Great War 100 Reads

Commemorating the centenary of the First World War in books

Monday Monuments and Memorials – Samuel Harding, St. John’s

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Each soldier has a story.

Samuel J Harding was born in Greenspond, Bonavista Bay, Newfoundland in 1897. He enlisted in the Newfoundland Regiment in February 1916 at age 19. His trade was listed as a school pupil. He was wounded in action and discharged as medically unfit in May 1917. A March 1917 medical report from the third London General Hospital states:  

He was on a fatigue party when a shell exploded near to him and damaged his right eye. He did not go sick. Later on he was hit in the left foot by a pick, accidentally. He went sick in August 1916, and was admitted here in August and discharged in October 1916. He rejoined Depot in Ayr(?) and did light duty until December 1916. He went back to General Services in France, but had to report sick on 2nd Mar at Combles, after he had been blown up by a shell. Then taken to 5th General Hospital, Boulogne and thence here.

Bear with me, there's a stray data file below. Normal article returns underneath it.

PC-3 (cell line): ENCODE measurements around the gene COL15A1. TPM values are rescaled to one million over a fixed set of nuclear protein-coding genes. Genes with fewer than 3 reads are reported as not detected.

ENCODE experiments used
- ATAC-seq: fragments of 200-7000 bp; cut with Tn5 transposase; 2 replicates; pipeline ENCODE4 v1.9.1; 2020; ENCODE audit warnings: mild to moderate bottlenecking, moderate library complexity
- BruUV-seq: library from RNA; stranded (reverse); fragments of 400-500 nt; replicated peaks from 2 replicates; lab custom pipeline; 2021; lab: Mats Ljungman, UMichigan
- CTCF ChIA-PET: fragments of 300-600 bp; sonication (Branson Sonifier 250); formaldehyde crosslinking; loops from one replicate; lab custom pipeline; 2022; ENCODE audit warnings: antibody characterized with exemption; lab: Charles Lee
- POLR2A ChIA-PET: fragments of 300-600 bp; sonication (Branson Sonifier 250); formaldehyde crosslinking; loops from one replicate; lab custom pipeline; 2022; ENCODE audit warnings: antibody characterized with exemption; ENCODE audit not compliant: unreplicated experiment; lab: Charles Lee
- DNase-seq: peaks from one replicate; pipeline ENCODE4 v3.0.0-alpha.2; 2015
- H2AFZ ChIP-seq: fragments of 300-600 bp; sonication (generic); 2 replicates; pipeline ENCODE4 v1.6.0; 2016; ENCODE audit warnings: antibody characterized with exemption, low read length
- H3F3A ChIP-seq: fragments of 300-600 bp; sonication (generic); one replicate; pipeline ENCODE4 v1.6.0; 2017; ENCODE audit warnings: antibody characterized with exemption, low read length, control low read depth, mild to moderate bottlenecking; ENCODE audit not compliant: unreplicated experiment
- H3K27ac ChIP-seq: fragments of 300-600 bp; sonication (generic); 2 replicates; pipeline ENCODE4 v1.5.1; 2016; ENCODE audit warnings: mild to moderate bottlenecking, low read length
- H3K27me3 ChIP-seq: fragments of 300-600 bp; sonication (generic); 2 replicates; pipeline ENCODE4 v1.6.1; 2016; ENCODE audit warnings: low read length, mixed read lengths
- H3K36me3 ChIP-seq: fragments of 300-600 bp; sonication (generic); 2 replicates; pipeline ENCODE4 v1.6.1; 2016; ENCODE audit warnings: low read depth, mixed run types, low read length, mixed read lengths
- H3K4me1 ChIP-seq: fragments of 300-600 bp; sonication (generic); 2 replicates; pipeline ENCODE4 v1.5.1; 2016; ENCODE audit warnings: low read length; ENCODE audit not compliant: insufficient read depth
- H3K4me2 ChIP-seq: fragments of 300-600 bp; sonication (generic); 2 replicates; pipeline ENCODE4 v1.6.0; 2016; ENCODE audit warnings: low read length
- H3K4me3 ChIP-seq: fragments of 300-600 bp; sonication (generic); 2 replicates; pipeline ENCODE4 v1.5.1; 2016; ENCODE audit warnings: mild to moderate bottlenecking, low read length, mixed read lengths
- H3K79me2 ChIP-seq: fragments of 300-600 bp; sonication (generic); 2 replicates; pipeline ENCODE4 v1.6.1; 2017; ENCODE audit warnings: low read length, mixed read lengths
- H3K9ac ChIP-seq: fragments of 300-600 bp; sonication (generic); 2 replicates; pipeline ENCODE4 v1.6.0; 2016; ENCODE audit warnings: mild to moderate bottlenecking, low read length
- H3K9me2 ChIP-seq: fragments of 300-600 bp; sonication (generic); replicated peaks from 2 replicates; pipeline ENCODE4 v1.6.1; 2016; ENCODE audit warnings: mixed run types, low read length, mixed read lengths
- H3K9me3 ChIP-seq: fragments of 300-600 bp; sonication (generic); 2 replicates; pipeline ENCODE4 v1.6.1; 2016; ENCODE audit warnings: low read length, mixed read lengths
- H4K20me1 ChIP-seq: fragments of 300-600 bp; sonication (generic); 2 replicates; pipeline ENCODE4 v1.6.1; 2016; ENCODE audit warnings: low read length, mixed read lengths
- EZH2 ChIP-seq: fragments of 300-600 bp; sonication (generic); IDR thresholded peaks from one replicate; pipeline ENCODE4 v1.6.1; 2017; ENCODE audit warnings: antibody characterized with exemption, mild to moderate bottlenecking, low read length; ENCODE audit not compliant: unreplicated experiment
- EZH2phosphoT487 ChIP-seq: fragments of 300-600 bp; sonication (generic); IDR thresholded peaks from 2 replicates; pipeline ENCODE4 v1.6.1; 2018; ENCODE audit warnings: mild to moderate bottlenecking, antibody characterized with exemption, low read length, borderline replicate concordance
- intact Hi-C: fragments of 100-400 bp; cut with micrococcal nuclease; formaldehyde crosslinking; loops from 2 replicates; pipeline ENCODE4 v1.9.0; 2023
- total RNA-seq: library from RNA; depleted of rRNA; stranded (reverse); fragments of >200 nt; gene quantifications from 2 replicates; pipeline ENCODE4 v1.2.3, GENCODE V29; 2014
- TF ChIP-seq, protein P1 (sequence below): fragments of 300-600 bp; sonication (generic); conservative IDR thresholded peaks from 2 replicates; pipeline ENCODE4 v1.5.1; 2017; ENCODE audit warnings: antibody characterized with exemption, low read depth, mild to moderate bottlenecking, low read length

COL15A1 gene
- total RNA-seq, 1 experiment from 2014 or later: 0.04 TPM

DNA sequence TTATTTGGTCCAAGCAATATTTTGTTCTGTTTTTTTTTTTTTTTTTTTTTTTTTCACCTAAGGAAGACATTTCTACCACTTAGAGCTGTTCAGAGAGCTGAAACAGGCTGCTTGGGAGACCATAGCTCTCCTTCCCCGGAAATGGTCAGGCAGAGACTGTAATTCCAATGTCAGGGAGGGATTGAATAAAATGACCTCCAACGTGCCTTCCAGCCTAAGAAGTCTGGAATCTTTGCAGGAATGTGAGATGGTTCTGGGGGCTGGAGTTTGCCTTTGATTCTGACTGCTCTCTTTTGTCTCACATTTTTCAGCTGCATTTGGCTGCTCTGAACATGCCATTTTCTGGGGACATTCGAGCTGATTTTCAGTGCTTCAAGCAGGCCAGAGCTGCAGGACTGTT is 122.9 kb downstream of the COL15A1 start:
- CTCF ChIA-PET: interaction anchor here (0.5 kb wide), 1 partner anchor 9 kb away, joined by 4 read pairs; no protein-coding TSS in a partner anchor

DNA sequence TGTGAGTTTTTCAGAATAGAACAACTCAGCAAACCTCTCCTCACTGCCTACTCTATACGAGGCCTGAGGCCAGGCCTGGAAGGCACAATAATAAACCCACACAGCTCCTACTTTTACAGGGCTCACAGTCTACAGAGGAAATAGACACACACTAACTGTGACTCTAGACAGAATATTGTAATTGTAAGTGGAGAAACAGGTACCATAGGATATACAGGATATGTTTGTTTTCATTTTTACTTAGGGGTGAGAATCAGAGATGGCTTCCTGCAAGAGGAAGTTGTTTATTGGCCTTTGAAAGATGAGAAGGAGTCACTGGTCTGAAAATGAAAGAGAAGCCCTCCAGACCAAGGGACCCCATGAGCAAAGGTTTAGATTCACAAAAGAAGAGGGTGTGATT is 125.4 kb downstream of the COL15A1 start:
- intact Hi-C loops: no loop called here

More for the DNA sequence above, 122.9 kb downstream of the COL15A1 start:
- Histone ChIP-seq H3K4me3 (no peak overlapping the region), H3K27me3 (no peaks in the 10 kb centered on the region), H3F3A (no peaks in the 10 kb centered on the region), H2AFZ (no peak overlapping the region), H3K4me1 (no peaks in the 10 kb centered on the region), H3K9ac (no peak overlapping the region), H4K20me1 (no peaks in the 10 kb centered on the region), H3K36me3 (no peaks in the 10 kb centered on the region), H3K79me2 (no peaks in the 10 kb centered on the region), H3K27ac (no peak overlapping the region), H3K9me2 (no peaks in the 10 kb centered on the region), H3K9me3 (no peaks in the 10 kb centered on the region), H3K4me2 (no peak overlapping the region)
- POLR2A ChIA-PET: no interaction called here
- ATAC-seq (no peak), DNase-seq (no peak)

Harding died in October 1943 and is buried in Forest Road Anglican Cemetery, St. John’s, Newfoundland and Labrador.

The Rooms (Newfoundland and Labrador’s Provincial Archives, Art Gallery and Museum) has an online database of the military files of over 2200 soldiers* from the Royal Newfoundland Regiment who served in WW1. The files are searchable by name or by community.


*  August 2016 note: The Rooms is currently updating its database. Files previously found online may be temporarily unavailable. Names previously not included will become accessible. They advise researchers to revisit the site over the coming year to determine if the file they seek has been uploaded.

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Author: greatwar100reads

Canadian crusader for equality and justice. Connoisseur and creator of the written word. Commemorating the centenary of the First World War in books and monuments. Read more at greatwar100reads.wordpress.com.

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